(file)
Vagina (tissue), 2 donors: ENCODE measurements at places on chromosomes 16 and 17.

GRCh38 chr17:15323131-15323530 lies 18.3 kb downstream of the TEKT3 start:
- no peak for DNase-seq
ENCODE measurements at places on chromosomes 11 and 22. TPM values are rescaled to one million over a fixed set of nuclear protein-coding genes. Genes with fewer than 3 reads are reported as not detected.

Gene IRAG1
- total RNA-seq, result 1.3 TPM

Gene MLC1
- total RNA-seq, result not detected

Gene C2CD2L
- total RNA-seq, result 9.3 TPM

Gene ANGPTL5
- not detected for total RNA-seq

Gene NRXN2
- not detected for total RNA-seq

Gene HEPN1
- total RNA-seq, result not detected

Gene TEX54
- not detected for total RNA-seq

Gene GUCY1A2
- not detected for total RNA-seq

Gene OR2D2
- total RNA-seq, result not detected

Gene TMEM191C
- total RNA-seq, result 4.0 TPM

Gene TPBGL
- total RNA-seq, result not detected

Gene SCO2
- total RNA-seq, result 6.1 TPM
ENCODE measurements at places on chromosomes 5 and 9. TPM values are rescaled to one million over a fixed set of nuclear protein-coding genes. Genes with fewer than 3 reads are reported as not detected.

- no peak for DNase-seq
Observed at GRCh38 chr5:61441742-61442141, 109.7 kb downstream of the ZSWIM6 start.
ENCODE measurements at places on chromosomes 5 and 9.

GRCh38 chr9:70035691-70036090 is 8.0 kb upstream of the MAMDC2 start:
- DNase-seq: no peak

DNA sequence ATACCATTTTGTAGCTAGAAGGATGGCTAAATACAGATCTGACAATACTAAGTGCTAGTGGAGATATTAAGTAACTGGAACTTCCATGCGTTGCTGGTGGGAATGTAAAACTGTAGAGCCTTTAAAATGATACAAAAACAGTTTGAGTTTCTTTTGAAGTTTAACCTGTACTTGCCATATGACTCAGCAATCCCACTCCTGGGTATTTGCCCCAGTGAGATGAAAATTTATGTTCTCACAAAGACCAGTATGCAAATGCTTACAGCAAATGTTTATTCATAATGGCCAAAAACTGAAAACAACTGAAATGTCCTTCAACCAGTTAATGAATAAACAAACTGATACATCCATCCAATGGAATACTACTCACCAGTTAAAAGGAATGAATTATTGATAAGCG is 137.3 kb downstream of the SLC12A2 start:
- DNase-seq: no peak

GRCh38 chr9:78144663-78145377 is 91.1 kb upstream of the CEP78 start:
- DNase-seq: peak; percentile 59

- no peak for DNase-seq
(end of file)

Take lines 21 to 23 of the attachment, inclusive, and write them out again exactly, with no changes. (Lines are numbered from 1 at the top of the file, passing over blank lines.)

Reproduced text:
Gene OR2D2
- total RNA-seq, result not detected

Gene TMEM191C